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synchronous rectification/current limiting

Discussion in 'Electronic Basics' started by kell, Jul 22, 2007.

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  1. kell

    kell Guest

    I wanted a synchronous recitifier for a voltage regulator in an old-
    style dc generator on an antique truck (to block the battery from
    discharging into the generator).
    This is what I came up with. I built it on a breadboard with junkbox
    For the battery under charge used a junk motorcycle battery, and I
    used a 12 volt battery in series with a 6 volt battery to serve as a
    simulated generator.

    | 1N4148
    +--->|--- ,--,
    | \ / |
    ,---+--||-+ D V___/ |
    | | ||-> | |
    | 15K ||-+ S | |
    | | | 1N4148 | |
    | '-----+-->|-- | |
    | | \ | |
    | | >| | |
    | ___ |--+ |
    | _ /| | 27K
    | ___ | | |
    | _ '----+ |
    | ___ | |
    | _ 220K |
    | | | |
    | gnd gnd |
    | |
    \| |
    <| |
    | 100K
    | |

    The diodes are there only because the transistors would zener without
    Any pair of matched pnp transistors ought to work.
    The circuit functions pretty well on the bench. The mosfet turns
    fully on even at very low forward current, and there's no reverse
    leakage when I remove the "generator" and put a load there, by way of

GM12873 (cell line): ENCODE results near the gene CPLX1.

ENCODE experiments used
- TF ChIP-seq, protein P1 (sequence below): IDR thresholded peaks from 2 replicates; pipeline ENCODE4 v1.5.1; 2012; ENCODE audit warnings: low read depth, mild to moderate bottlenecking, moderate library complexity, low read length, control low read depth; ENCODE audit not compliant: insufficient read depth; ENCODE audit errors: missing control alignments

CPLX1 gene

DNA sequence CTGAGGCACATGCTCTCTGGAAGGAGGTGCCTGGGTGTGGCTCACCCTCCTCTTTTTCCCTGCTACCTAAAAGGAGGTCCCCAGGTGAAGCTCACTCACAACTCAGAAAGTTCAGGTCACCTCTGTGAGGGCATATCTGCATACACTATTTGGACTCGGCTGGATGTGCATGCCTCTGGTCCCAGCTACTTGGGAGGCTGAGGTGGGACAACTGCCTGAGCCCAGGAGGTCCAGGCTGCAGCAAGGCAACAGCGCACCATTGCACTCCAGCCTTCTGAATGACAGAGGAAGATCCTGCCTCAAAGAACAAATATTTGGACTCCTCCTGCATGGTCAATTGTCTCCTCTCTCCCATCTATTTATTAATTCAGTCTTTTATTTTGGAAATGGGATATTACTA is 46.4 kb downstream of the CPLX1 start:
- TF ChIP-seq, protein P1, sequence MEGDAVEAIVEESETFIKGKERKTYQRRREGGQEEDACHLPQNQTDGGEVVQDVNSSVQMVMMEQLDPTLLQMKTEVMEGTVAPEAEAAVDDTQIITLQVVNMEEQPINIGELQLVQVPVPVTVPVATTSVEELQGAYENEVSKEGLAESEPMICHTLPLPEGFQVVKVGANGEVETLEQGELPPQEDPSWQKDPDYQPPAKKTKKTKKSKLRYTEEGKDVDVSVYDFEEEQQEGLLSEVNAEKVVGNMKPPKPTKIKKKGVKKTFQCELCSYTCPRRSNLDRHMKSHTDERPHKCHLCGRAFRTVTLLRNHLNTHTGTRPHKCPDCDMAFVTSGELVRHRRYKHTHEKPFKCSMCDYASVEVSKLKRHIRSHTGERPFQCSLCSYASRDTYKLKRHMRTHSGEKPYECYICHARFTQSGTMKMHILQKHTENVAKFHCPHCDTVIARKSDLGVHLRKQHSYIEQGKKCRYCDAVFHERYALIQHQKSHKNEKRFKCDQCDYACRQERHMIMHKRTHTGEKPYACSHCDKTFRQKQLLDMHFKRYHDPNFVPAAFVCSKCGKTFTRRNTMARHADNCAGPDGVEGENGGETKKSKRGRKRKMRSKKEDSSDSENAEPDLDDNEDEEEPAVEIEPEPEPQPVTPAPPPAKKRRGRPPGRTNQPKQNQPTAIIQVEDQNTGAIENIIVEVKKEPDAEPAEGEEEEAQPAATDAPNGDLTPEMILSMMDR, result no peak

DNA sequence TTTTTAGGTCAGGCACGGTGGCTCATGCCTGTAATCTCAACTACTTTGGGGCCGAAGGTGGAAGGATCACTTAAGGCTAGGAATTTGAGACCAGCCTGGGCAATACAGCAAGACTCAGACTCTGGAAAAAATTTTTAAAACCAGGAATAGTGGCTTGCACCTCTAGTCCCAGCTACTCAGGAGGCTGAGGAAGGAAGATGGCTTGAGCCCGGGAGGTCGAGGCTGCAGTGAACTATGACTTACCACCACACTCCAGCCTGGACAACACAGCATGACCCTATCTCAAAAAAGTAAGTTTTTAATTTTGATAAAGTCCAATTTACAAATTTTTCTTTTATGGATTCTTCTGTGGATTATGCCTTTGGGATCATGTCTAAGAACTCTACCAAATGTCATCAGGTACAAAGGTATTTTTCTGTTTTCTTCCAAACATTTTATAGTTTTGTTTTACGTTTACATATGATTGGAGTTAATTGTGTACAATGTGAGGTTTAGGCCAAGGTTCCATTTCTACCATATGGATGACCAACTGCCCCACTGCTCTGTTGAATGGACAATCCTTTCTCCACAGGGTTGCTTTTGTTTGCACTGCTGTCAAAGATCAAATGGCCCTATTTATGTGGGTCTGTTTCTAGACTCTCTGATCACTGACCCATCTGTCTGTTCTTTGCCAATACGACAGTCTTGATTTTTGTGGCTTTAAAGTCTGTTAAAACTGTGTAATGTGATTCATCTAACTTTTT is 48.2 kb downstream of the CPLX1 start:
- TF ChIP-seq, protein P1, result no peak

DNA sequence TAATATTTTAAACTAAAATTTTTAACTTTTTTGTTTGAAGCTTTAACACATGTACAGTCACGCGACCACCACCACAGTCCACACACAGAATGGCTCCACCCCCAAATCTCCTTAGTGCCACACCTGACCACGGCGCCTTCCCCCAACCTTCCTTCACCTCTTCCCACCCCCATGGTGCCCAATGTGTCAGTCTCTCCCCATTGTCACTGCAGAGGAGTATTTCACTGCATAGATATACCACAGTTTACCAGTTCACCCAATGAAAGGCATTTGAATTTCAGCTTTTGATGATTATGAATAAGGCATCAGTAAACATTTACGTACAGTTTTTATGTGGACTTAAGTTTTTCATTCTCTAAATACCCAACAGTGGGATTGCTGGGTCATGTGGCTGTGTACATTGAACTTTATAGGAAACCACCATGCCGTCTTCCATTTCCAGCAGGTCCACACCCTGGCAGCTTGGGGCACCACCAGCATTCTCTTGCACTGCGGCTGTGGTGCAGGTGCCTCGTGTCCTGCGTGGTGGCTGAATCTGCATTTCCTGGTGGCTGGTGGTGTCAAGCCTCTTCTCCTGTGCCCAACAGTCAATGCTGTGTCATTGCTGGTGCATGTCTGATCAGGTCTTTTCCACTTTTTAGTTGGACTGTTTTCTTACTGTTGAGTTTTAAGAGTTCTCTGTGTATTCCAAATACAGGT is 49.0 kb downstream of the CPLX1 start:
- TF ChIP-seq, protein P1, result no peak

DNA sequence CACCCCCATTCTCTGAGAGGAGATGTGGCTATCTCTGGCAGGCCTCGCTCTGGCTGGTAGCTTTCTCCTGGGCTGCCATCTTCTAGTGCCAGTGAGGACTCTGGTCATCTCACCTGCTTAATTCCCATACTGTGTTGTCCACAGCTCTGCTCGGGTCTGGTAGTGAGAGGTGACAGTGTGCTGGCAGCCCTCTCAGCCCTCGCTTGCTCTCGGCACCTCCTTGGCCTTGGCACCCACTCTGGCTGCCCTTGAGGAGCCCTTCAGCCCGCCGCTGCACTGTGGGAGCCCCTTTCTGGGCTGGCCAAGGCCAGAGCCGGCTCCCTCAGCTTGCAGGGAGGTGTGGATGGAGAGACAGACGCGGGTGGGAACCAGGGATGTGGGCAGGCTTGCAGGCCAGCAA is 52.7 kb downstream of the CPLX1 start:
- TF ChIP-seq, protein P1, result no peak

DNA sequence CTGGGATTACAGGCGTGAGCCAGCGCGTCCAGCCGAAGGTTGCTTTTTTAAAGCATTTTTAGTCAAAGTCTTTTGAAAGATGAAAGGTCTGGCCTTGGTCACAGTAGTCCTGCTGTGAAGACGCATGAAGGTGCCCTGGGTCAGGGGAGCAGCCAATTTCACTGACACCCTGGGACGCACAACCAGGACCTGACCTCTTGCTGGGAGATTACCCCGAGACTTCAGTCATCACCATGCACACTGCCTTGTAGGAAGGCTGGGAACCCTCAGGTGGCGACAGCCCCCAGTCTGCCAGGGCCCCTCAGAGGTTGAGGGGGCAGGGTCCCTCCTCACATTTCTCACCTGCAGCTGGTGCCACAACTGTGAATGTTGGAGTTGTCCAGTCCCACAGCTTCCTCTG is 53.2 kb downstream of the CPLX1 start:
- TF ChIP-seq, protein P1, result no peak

simulating the generator's armature windings when the truck engine is
    not running.
    Of course I will have to use a different mosfet(s), like several
    STP80P in parallel.
    I'm pretty confident this will work at high current, but if there's
    something I should look out for I'd like to know.
    My next question is about current sensing. I'd like to use the Rds of
    mosfet bank as a sense resistor, but a mosfet channel's temperature
    coefficient of resistance is even worse than copper, and the area
    under the hood undergoes extreme temperature variations, deltaT 100C
    or more maybe, from northern winter mornings to hot summer stop-n-go
    driving, especially if the voltage regulator is bolted onto something
    that gets hot -- like the generator.
    So I'm thinking of connecting one end of a small mosfet like a BSS84
    or ZVP3310 to the power mosfet drain and its other end to a constant
    current sink, and compare the voltage of the small mosfet against the
    voltage of the power mosfet. I'll use the same type of comparator
    circuit for this as for the synchronous rectifier; the diode-connected
    transistor can even do double duty in both comparator circuits.
    diagram later... getting tired of typing.
  2. (snip)

    I think your source and drain are reversed.
  3. Scratch that. And I definitely should have known better.
  4. default

    default Guest

    How about the "intrinsic diode?" As I understand it, power mosfets
    have a reverse biased diode intrinsic to the device because of the
    silicon construction.

    To do what you want may require a pair of series Mosfets connected
    source to source, or an additional silicon diode to prevent the
    reverse voltage from being applied to the battery under charge.
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